Questions raised over airport profiling
The attempted bombing of the Northwest airliner is raising a lot questions about effective security, including who should get singled out for screening, and if Muslim-Americans and others are being unnecessarily targeted.
Some Muslim-Americans claim they are being profiled on the basis of their religion and that profiling is actually getting in the way of catching the bad guys.
A spokeswoman for the Transportation Security Administration said she could not talk about profiling passengers. Sources say the agency is frankly scared of talking about it.
"Well let me tell you, profiling is alive and well. Anyone that says they're not profiling passengers is lying," says ABC7's aviation consultant Ron Wilson.
As for the folks getting profiled, ABC7 spoke with a number of frequent flyers who say they get extra attention every time they fly.
"I see it as just a very unfair discriminatory practice," says Mahin Ibrahim, who works in online advertising at Google.
"I wish it was only patting me down. They first they search my clothes and everything I have and in many cases they actually take me aside and interrogate me," says Azzam Abdo, who makes semi conductors.
"They do a strip search and they search your luggage before the TSA will let you go," says Mahmood Khan, an I.T. consultant, formerly with Hewlett Packard.
Khan says when he's traveling 100,000 miles a year it becomes a huge waste of time and energy.
But is it legal?
"Actually, profiling is a very powerful tool for law enforcement, but there is a clear line between legitimate and illegitimate uses of a profile," says ABC7 legal analyst Dean Johnson, a former San Mateo County prosecutor.
Johnson says it is legitimate to use a profile to focus attention on a particular person, but it is what happens next that matters.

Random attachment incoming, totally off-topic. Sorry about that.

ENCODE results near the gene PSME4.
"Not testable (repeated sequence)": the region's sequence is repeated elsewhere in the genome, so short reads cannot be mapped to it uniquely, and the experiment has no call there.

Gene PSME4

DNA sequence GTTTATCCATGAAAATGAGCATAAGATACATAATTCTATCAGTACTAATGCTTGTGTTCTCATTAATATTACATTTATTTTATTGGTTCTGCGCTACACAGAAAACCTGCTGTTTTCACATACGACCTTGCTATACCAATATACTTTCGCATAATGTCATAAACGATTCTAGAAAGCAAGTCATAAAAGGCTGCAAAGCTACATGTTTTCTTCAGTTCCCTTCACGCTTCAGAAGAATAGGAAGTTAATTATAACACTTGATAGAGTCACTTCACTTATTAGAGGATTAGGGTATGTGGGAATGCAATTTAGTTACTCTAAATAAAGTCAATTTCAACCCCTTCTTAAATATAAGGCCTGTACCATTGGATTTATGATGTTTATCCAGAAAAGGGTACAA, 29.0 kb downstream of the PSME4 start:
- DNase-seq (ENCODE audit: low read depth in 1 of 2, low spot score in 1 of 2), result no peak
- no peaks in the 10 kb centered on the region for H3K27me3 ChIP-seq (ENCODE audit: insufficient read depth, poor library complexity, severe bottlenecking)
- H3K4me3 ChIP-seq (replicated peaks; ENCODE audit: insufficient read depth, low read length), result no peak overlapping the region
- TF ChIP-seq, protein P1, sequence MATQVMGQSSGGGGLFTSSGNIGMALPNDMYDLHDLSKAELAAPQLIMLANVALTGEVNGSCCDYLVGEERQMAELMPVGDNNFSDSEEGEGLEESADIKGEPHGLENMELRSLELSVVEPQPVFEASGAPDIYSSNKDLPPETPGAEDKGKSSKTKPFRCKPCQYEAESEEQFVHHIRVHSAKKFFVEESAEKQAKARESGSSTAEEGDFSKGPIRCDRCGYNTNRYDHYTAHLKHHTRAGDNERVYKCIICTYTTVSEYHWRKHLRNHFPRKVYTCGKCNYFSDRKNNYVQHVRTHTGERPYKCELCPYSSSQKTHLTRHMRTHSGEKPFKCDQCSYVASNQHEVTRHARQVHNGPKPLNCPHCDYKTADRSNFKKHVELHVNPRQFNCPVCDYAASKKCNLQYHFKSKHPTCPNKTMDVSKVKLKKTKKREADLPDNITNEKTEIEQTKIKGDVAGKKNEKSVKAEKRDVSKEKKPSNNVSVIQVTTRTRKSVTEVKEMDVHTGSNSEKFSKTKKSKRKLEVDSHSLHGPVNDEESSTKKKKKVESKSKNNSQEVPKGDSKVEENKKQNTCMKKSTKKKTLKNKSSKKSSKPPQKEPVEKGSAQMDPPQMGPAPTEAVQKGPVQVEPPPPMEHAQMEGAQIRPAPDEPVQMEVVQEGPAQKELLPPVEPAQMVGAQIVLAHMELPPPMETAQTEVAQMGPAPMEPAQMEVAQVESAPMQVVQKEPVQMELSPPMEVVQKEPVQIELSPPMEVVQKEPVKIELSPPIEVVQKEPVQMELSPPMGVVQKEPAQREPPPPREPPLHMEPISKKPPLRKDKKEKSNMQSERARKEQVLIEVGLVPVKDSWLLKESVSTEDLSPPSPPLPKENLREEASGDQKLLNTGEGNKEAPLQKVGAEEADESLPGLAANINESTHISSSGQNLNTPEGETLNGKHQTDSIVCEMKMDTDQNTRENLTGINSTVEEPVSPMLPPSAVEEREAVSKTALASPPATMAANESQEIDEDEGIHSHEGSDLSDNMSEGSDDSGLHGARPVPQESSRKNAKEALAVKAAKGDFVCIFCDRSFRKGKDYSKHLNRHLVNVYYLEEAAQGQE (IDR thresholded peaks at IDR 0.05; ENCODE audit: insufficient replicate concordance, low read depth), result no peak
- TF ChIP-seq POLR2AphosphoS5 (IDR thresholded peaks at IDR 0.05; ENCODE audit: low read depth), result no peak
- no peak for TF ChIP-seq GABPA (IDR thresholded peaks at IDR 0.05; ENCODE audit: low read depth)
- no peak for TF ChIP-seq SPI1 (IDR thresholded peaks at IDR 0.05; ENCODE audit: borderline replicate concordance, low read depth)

"Profiles cannot be used as a basis for arrest, search, detention, seizure, or as proof of guilt," says Johnson.
Johnson says holding a passenger for interrogation based on his religion or ethnic origin crosses the line.
"They ask me all kinds of questions... political things, 'Do you like Ahmadinejad? What do you think about Iran? What do you think about Israel? Do you love America,'" says Abdo.
The director of the Bay Area Chapter of the Council on American Islamic Relations, Zahra Billoo, tells ABC7 when airport screeners focus on anyone who looks Middle Eastern or Muslim, the screeners may miss more important indicators.
"If someone is in line and they look shifty, if they look like they have a suspicious package, if they're behaving in a way that concerns people around them, if they're acting out of the ordinary, then that is a reason to profile them. If someone is speaking a different language, that is not generally a reason to profile an individual," says Billoo.
Al Qaeda and its related organizations are made up of Islamic extremists, but as the country found with the Christmas Day attempt, they do not all come from the same region or dress the same or speak the same language.
Wilson says screeners need much better training to know what to look for.
terrorism, politics, mark matthews
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